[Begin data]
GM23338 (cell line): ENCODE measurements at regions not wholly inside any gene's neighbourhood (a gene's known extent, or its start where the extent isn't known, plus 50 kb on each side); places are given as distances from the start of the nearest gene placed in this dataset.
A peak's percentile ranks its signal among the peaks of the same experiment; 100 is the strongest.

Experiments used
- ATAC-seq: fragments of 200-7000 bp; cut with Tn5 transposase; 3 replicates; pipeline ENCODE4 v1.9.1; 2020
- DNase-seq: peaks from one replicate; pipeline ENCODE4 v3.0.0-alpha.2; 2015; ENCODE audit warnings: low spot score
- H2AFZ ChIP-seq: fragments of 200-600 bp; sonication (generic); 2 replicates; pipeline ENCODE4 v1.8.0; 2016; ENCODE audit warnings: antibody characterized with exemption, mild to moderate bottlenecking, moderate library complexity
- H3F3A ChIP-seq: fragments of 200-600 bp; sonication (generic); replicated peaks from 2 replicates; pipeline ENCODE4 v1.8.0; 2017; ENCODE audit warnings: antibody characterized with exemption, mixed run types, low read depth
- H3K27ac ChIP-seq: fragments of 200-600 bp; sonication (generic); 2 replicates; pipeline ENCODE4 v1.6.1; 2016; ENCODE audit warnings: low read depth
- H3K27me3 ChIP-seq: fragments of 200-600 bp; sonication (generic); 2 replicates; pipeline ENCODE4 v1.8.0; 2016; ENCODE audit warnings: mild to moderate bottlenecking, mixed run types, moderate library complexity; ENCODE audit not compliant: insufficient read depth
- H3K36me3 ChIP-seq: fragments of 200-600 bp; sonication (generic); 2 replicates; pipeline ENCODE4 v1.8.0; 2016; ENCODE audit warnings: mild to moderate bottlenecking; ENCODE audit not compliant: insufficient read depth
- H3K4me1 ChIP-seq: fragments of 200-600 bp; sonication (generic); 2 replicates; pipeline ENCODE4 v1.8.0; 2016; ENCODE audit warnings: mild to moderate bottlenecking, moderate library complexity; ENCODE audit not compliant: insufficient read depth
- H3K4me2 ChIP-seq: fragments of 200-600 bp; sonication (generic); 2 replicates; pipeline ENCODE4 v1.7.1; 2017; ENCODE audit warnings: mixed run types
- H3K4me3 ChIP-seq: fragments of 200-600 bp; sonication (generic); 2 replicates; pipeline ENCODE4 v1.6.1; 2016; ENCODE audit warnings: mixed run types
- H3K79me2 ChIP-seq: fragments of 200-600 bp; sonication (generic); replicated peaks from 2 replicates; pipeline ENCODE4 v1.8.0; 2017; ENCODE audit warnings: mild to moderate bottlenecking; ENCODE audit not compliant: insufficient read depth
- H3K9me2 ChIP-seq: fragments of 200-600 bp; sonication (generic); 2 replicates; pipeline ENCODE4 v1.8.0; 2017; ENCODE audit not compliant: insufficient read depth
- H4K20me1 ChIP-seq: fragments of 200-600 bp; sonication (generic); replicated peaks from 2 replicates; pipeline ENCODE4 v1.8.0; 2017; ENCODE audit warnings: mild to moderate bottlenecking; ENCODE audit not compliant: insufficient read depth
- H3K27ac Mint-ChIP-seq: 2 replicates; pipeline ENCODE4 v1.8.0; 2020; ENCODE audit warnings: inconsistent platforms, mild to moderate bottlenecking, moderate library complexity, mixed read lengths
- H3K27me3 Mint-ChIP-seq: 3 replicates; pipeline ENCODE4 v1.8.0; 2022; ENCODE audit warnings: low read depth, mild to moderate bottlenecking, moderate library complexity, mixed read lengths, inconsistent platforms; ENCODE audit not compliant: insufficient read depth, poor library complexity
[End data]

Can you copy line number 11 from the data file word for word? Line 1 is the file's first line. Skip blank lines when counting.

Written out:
- H3K4me1 ChIP-seq: fragments of 200-600 bp; sonication (generic); 2 replicates; pipeline ENCODE4 v1.8.0; 2016; ENCODE audit warnings: mild to moderate bottlenecking, moderate library complexity; ENCODE audit not compliant: insufficient read depth